Japan retailer Aeon forecasts modest profit growth
today Apr 14, 2011
April 14 - Japan's Aeon Co forecast on Thursday a 1.5 percent rise in operating profit this financial year, with demand for basic goods set to limit the impact of a post-quake decline in overall consumer spending for the nation's second-biggest retailer.
Aeon in China
The March 11 earthquake and tsunami, along with the ensuing nuclear crisis and power shortages, have hurt consumer sentiment and are expected to hit discretionary spending, especially at department stores and other high-end retailers.
Still, analysts expect demand for food and other essentials to help general retailers such as Aeon weather the downturn.
"The future is unclear and with factors such as unemployment, consumption of high-end items will definitely take a hit, but ultimately all retail companies will be affected, whether they sell cheap or expensive goods," said Tetsuro Ii, chief executive officer of Commons Asset Management.
The retail conglomerate, which competes with Japan's Seven & I Holdings , forecast 175 billion yen ($2.1 billion) in operating profit for the year that began in March. That is slightly lower than the average estimate of 178.9 billion yen in a poll of 13 analysts by Thomson Reuters I/B/E/S.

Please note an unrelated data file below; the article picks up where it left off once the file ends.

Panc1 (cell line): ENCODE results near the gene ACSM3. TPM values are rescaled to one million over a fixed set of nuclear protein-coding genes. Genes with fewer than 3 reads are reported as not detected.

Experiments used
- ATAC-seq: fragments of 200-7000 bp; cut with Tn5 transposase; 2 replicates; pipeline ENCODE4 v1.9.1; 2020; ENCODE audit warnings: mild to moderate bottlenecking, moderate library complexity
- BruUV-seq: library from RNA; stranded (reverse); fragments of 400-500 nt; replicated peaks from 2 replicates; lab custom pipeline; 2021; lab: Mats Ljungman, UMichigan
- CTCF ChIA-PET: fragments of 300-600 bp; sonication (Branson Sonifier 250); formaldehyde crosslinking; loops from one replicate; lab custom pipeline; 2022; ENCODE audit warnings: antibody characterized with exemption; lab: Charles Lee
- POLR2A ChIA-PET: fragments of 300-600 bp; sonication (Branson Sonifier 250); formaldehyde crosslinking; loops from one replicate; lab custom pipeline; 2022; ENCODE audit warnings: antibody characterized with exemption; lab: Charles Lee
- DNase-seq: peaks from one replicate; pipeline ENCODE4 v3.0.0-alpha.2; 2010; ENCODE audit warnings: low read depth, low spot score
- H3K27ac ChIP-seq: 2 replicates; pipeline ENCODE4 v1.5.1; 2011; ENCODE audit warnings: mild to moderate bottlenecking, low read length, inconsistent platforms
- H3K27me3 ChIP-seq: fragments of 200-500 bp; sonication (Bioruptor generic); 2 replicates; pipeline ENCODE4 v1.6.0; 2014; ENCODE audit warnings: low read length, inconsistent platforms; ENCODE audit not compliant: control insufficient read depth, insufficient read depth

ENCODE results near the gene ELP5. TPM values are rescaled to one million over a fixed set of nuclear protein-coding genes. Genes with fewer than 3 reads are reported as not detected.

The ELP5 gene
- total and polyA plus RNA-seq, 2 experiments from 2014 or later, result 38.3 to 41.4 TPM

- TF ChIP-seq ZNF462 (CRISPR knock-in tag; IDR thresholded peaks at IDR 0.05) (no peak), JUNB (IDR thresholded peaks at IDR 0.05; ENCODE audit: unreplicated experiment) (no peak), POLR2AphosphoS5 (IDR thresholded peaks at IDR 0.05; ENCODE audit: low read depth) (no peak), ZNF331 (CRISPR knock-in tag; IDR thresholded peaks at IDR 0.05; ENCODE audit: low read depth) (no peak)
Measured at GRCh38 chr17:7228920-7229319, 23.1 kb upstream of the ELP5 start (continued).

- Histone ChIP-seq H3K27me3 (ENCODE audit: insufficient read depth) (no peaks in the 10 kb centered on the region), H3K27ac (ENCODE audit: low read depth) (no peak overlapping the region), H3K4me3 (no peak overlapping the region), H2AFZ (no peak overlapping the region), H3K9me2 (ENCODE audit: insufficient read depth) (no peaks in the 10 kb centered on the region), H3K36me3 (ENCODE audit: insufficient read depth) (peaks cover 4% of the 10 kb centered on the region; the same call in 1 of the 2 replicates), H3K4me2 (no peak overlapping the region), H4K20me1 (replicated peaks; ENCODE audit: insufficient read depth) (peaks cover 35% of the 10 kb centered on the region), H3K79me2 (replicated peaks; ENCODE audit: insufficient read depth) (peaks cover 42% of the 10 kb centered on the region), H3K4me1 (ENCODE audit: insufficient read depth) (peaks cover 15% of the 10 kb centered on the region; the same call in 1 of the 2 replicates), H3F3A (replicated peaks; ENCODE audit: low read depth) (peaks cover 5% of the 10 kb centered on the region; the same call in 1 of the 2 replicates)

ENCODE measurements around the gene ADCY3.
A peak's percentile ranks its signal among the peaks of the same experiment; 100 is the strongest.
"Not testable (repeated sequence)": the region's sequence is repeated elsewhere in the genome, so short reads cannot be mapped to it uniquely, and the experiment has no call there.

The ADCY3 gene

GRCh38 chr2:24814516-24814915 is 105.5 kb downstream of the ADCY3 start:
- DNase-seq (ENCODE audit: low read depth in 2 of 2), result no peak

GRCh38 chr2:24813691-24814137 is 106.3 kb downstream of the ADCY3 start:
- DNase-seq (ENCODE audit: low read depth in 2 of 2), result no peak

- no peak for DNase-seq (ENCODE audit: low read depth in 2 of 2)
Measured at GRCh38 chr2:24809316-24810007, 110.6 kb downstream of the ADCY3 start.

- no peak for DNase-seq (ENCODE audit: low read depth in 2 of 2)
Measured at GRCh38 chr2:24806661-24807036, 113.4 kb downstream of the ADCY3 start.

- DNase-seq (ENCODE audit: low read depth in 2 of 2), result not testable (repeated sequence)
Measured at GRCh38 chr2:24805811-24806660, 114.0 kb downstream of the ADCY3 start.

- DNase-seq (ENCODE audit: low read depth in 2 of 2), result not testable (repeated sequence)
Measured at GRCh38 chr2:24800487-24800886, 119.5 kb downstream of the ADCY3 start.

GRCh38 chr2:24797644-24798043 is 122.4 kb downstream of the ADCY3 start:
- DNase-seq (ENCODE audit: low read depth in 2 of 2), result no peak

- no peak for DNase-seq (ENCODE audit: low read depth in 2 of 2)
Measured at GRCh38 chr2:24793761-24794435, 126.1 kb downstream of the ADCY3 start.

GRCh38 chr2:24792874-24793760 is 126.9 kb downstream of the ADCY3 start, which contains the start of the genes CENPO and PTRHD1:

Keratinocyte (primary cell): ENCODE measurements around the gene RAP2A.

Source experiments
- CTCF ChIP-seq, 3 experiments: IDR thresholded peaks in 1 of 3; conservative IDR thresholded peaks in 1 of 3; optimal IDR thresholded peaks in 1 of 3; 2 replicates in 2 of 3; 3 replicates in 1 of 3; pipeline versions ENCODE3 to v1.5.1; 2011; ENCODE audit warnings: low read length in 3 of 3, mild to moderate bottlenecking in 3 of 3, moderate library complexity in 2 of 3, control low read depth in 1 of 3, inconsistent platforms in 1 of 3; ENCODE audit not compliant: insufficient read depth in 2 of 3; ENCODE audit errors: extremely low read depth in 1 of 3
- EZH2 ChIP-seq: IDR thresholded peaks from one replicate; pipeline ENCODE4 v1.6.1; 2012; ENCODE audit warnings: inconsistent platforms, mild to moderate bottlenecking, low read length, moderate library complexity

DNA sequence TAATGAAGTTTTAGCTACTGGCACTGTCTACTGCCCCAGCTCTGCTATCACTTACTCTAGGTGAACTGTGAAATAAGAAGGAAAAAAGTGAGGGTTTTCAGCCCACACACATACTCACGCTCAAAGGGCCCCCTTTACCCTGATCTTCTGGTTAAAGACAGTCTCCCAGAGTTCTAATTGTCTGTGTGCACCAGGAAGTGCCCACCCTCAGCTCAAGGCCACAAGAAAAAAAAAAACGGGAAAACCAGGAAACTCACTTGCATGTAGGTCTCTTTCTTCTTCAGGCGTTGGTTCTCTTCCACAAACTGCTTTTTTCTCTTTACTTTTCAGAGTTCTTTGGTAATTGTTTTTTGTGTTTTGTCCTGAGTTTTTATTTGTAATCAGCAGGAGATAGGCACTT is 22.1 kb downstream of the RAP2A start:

For investors looking at the retail sector, convenience store operators are probably the best pick, Ii added.
Earlier on Thursday, Lawson , which runs Japan's No.2 convenience store chain, forecast a 3.5 percent rise in operating profit to 57.5 billion yen for the year that began in March.
Last week, Seven & I, which operates Japan's No.1 convenience store chain, Seven-Eleven, as well as supermarkets and department stores, forecast a 1.9 percent gain in annual operating profit.
For the fourth quarter of its business year that ended in February, Aeon booked a 6.5 percent rise in operating profit to 79 billion yen.
That capped a year when the operator of department stores, supermarkets and shopping malls bolstered profitability with cost cuts while sales rose on pent-up demand after shoppers had made deep spending cuts against a weak economic backdrop.
But the devastation caused by the 9.0 magnitude earthquake has dealt retailers a fresh blow.
At a briefing for analysts and reporters last month, Aeon's chief financial officer Seiichi Chiba estimated the financial impact from the disasters would be at least 30 billion yen but said he expects the retailer to be able to offset the losses over the course of the business year.
Aeon shares have fallen 6.8 percent to 926 yen since last month's quake, compared with a 5.9 percent drop in the benchmark Nikkei average .
They finished 0.4 percent higher ahead of the earnings report, versus a 0.1 percent rise in the main index.
By James Topham
(Additional reporting by Tim Kelly; Editing by Edwina Gibbs)
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